The basis of the UN’s position on this is not just the growing human rights discourse and jurisprudence; it is actually the medical evidence. For children under 14, their brain, particularly their prefrontal cortex, which helps us plan, foresee consequences and control impulses, is not yet developed, but the amygdala, which is responsible for reward-seeking behaviours, is developed. This is why criminalising children like adults just does not work. These kids are not making and cannot make decisions in the same way that adults do.
The Royal Australasian College of Physicians supports raising the age to 14 and I would like to quote a recent statement from them on this issue. They say— A range of problematic behaviours in 10 to 13 year old age children that are currently criminal under existing Australian law are better understood as behaviours within the expected range in the typical neurodevelopment of 10 to 13 year olds (typically actions that reflect poor impulse control, poorly developed capacity to plan and foresee consequences such as minor shoplifting or accepting transport in a stolen vehicle)
This bill obviously is not just about First Nations children, but the statistics make clear that these are the kids suffering most as a result of the current law. Queensland has the greatest proportion of First Nations children under 14 held in detention of any Australian state. The most recent data we have in relation to kids in watch houses, from November 2020 to August 2021, is pretty damning. In this period there were eight 10-year-old children held in a watch house. Only one of these kids did not identify as Indigenous. Of the 558 10- to 13-year-old children held in watch houses, 84 per cent were First Nations kids, 46 10- to 13-year-old children were held for more than two nights and only one of these 46 kids was not Indigenous.
Although figures are not available for children aged 12 and 13 years old, First Nations children account for around 60 per cent of all children aged 10 and 11 in contact with the Queensland Police Service and the overrepresentation increases with each escalation of statutory intervention. This bill acknowledges that the current system is not working. The intention of the bill, rather than ignoring problematic behaviour by children under 14, is to shift the response from a criminal to a rehabilitative one which addresses the underlying needs of the child and their family. This reflects the disproportionate disadvantage experienced by young people who display the kinds of problematic behaviour that may cause them to come to the attention of police.
Research suggests that diverting more children away from the criminal legal system and providing support to address their individual needs will mean these children are less likely to continue to engage in criminal behaviours throughout their lifetime. As Amnesty International pointed out in its report on raising the age, children arrested before the age of 14 are three times more likely to reoffend as adults than children first arrested after they are 14 years old. While the current age of criminal responsibility may temporarily limit some immediate risks to the community while some children are in detention, diversion, particularly for children under 14, is likely to be far more effective in improving community safety. Raising the age of responsibility is one crucial part of a better approach to justice.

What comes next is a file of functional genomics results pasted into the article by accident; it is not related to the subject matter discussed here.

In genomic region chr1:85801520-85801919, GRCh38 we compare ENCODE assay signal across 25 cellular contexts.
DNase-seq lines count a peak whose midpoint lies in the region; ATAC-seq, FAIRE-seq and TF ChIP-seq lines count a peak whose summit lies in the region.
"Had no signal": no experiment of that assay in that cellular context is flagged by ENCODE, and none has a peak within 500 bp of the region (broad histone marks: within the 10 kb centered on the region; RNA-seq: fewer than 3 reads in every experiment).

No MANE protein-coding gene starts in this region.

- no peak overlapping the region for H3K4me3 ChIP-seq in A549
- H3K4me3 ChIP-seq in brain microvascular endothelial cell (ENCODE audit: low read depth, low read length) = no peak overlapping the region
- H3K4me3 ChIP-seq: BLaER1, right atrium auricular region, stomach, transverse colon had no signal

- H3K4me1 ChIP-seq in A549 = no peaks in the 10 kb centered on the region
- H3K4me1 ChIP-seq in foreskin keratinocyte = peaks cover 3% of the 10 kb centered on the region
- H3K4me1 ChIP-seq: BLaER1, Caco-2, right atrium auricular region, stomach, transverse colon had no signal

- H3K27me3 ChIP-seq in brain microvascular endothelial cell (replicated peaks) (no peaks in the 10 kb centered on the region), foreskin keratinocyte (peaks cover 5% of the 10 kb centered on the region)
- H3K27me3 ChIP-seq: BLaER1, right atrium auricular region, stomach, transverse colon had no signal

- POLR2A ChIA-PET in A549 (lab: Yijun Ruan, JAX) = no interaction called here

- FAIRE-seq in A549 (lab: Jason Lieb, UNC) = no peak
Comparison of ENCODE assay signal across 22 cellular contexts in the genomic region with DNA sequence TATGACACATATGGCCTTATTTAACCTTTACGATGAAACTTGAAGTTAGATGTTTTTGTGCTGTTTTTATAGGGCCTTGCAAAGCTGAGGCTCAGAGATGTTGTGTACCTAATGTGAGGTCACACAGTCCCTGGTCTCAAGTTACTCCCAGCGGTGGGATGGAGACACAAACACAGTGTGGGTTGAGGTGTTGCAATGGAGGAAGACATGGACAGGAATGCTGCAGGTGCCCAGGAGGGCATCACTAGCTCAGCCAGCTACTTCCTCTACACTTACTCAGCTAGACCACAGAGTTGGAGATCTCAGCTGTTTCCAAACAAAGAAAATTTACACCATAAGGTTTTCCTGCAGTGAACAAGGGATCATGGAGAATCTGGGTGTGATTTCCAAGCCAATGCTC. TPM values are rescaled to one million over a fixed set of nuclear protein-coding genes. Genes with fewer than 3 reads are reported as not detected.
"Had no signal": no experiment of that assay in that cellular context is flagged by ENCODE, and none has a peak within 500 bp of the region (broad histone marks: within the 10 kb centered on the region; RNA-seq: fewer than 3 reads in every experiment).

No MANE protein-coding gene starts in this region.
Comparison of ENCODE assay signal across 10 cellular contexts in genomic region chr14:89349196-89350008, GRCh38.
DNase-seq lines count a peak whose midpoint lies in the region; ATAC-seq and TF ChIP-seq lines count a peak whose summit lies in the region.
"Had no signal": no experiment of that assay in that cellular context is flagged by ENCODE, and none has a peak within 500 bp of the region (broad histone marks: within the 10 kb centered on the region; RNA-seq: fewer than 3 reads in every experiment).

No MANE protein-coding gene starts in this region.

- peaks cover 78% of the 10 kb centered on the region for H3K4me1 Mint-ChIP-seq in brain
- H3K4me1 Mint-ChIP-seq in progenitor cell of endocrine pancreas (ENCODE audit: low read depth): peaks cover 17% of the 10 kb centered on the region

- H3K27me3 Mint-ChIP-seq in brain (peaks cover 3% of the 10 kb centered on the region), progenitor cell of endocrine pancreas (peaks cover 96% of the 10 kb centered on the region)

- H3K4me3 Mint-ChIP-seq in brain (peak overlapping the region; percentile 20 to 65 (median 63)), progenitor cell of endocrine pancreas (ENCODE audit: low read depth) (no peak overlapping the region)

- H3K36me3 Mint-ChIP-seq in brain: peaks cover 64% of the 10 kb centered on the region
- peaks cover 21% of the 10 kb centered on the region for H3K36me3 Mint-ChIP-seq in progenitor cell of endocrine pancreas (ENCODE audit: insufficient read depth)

A key problem with Queensland’s current system, as was identified in the Atkinson report, is that the path to services is often through the criminal legal system. By raising the age of criminal responsibility, the mechanism for referral to support services is decoupled from offending or involvement with the criminal legal system and referrals should be offered at the earliest possible point of identifying concern. The government should take a justice reinvestment approach, moving investment from prisons into community programs and therapeutic services. Not only are these programs proven to be more effective than criminalisation; but they are cheaper. It costs more than $1,600 to keep one young person in detention for one day and that does not even include the government’s enormous capital spend building and expanding youth prisons—more than $30 million in this financial year alone.
I have gone into some detail in the explanatory notes about what an alternative model for children under 14 would look like once removed from the criminal system, but a crucial first step for the government would be commissioning an independent review of service availability gaps in Queensland like the ACT has just done. I have provided the committee with copies of that report and I seek leave to table that at whatever point the committee sees fit.
CHAIR: Is leave granted? There being no objection, leave is granted.
Mr Berkman: The development of an alternative model should include three to four key levels: firstly, prevention and early intervention in the first instance; secondly, therapeutic and community based responses to low-level problematic behaviour supported by a multidisciplinary expert panel working with families; and, thirdly, any kids engaged in serious or violent behaviour should be provided intensive case management with wraparound services.
The medical evidence, human rights advice and statistics are crystal clear: we must act now to ensure children under 14 years of age are not incarcerated or otherwise punished under the criminal legal system. Thank you very much. I look forward to your questions.